Obama’s greatest failure has been in his inability to prevent the Zionists from continuing their settlements on land stolen from the Palestinians. He was warmly applauded when he announced in Cairo that Israel must stop its settlements. He called them “illegal”, which they are. In fact, the entire Zionist enterprise is illegal. The Zionists have dismissed Obama’s appeals with contempt. What has he done to punish them for such egregious crimes and open defiance of international law? Is he capable of standing up to the Zionists? Instead, the US continues to finance the illegitimate entity to the tune of $4–5 billion in direct aid annually. Zionist Israel is a parasitic state that cannot survive without American largesse yet it is the Zionists that control American policy.

In her address to the forum’s main plenary session, US Secretary of State Hillary Clinton parroted the same litany of complaints against Muslims: Iran’s pursuit of nuclear weapons; violent extremism; and lack of respect for human rights and support for greater religious understanding and tolerance. She also mentioned the advancement of a comprehensive peace in the Middle East that is nowhere in sight. Clinton could sense that her audience would want to see some tangible results, so she admitted, “I understand why people might be impatient. Building a stronger relationship cannot happen overnight or even in a year. It takes patience, persistence and hard work from us all.” The US would make a good start by announcing a date for the withdrawal of its illegal occupation troops from Iraq and Afghanistan and cease hostile acts against Iran, Pakistan and Yemen. But that would be like asking a scorpion not to sting. Aggression is embedded in America’s genes.

American officials repeatedly attempted to explain away US failures to fulfill the promises made by Obama with great fanfare in Cairo. Like Clinton, Senator John Kerry, chairman of the Senate Foreign Relations Committee noted that repairing long-standing rifts would take patience and determination. He said, “We gather at a time when many have serious doubts about whether real progress has been made since President Obama’s historic speech in Cairo. We can’t speak honestly at a forum like this without recognizing the widespread frustration many people feel. Much of it is justified. Some of it is not. But it is important to remember where we began. For a decade, our relationship was framed by trauma and terrorism, by two ongoing wars and political conflict — and the fallout only polarized us further.”

Honesty, of course, was in short supply at Doha. The “trauma and terrorism”, and the “two ongoing wars and political conflict,” were all initiated by the US. Both the invasion of Afghanistan and Iraq were and remain illegal and unjustified. The war against Iraq in particular was launched on a pack of lies. Exactly the same lies are now being repeated against Iran about its peaceful nuclear program. Both Clinton and Kerry repeatedly harped on Iran’s peaceful nuclear program hyping a non-existent threat and cajoling Arab regimes into line to fight against the Islamic State.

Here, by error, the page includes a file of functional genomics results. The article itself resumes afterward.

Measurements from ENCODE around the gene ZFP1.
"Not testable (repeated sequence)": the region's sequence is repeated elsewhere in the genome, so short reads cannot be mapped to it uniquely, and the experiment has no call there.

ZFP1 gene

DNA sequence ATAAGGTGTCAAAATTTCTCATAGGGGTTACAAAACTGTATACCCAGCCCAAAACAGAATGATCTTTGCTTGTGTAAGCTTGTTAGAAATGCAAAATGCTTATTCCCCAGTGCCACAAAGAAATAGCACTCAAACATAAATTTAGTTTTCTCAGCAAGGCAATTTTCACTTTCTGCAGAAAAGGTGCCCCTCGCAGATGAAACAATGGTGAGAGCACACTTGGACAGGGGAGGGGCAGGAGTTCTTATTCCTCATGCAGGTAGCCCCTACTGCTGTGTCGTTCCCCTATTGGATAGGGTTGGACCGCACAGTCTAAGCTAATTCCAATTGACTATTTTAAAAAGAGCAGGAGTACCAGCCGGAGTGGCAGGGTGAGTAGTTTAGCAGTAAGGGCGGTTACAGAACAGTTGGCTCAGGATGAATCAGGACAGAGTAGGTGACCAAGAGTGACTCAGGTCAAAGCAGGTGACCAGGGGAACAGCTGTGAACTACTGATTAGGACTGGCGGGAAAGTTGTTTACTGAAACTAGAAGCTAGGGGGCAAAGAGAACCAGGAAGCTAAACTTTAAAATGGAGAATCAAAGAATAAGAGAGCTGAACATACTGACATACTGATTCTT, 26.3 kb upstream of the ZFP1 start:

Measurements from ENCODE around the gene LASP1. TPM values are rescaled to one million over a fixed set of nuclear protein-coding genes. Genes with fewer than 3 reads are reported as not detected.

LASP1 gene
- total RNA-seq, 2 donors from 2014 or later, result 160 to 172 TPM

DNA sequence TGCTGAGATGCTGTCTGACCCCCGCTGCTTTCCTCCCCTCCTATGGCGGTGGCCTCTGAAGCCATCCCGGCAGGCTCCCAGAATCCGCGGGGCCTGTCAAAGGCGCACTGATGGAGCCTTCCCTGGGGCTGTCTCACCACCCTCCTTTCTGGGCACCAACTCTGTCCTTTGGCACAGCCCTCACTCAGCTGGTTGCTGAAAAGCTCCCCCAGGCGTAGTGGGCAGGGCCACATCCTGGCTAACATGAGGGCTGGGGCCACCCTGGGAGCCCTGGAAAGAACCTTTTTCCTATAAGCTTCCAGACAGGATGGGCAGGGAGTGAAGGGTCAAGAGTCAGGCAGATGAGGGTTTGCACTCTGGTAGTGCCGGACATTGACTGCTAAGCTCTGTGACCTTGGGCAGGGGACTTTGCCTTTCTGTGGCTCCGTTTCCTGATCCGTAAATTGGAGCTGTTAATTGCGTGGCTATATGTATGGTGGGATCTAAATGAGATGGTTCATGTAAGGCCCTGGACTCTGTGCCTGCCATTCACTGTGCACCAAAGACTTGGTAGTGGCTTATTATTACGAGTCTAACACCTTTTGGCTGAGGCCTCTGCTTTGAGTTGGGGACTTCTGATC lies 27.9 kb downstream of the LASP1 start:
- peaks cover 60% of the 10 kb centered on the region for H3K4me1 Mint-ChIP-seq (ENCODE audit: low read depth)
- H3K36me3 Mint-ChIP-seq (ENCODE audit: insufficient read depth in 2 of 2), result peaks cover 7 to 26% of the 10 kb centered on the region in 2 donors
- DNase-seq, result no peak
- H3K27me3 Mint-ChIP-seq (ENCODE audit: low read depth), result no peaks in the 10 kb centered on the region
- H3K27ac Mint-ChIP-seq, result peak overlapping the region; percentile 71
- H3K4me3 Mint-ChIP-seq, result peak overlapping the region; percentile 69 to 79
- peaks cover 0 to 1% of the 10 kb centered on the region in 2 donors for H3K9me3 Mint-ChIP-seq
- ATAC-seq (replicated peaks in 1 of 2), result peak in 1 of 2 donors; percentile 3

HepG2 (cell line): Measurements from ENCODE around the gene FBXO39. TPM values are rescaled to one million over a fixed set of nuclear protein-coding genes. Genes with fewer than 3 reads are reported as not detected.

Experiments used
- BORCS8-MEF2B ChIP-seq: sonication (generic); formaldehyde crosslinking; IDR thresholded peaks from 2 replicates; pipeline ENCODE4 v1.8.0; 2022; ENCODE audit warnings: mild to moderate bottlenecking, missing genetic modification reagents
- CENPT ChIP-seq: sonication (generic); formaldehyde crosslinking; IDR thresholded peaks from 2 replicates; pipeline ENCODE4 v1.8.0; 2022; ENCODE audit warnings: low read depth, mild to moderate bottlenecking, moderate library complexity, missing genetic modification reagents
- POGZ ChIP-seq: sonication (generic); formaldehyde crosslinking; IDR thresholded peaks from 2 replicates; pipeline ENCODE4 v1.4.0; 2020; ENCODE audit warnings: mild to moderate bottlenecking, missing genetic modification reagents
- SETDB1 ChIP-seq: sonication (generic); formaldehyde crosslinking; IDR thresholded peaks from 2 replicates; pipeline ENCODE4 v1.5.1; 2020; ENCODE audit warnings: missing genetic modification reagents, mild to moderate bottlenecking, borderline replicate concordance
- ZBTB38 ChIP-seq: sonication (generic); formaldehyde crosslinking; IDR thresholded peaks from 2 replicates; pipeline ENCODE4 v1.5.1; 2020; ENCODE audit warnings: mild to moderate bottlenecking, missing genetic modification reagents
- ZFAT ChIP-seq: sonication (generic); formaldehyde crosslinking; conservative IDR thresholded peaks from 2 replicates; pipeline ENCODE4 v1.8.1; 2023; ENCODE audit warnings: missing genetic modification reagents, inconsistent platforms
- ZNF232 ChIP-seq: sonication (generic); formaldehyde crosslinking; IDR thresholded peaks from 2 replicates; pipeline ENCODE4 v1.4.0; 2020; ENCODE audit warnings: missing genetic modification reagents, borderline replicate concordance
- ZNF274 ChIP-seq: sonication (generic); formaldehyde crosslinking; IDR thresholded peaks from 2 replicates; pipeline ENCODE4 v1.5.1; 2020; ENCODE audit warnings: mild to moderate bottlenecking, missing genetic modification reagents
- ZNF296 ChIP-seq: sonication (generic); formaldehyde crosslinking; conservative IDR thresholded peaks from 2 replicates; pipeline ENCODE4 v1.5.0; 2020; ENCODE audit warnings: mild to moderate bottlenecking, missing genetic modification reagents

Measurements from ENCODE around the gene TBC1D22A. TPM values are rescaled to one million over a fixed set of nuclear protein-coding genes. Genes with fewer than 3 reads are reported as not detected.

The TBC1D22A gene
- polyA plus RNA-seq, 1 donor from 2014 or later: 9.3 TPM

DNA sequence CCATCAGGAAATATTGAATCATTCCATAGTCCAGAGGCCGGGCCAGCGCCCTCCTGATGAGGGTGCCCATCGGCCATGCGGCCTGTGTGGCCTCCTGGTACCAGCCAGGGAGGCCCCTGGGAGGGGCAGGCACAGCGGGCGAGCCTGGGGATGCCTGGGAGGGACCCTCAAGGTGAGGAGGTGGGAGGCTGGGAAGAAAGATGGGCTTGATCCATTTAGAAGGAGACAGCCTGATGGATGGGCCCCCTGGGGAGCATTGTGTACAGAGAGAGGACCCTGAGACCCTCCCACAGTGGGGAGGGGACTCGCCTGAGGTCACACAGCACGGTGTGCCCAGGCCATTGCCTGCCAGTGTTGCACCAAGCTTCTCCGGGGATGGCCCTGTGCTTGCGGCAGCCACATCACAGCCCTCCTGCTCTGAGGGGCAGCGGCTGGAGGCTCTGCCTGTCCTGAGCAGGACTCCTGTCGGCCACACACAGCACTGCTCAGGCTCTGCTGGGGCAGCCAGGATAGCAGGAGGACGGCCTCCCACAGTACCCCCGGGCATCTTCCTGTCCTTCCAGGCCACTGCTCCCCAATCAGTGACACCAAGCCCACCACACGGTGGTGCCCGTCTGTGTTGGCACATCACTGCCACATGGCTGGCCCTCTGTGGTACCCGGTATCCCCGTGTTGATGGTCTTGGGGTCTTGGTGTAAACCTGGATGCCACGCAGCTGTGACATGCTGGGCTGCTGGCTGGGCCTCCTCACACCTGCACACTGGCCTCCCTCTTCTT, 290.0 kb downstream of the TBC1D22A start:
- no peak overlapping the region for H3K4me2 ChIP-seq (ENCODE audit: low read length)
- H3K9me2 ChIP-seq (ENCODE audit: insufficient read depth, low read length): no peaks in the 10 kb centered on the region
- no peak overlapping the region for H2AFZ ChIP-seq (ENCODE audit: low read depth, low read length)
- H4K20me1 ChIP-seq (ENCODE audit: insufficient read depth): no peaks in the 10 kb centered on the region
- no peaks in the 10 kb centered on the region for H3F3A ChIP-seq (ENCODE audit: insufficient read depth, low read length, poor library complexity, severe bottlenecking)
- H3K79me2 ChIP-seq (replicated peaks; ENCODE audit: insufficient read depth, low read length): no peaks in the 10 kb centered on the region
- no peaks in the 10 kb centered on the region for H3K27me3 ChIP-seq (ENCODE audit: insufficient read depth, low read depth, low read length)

“It is especially important that we remain united in preventing Iran’s nuclear program from setting off an arms race in the region. Make no mistake. Iran is not being singled out — it has chosen to defy an international non-proliferation regime that is in all of our interests to enforce,” said Kerry. Clinton chimed in with her own words of wisdom. Instead of accepting a nuclear-free Middle East that has been proposed by Iran and even accepted by Egypt, she advocated a US security umbrella for Middle Eastern client regimes to “protect” them from Iran. Her proposal essentially confirmed US hegemony over the region. “They can just give in to the threat; or they can seek their own capabilities, including nuclear; or they ally themselves with a country like the United States that is willing to help defend them,” Clinton announced. Stripped of verbiage, what Clinton was telling the assembled potentates was that the US would protect them from Iran but not Zionist Israel that has stolen not only Palestinian land but also that of the Syrians and Lebanese. Accepting US hegemony means also accepting Zionist supremacy in the region.

The only sensible words uttered at Doha came from Turkish Prime Minister Recep Tayyip Erdoğan. He focussed on the need for the West to rein in fear and misunderstanding of Islam. “The values of Islam and the Islamic world are being misinterpreted,” he told the Forum audience, adding, “Racism is dangerous, anti-Semitism is dangerous, and Islamophobia is just as dangerous.” Unfortunately, the Arabian rulers do not have the courage to speak with such conviction. Might this have been the reason why an aide to Clinton and Erdogan almost came to blows during their meeting? Clinton’s aide barged into the room and demanded that the meeting must end because she had to go elsewhere. The Turkish advisor was furious. He told the American to get lost.

Only a country and people that understand the meaning of self-respect can stand up to US bullying and tell the ill-mannered Americans where to go.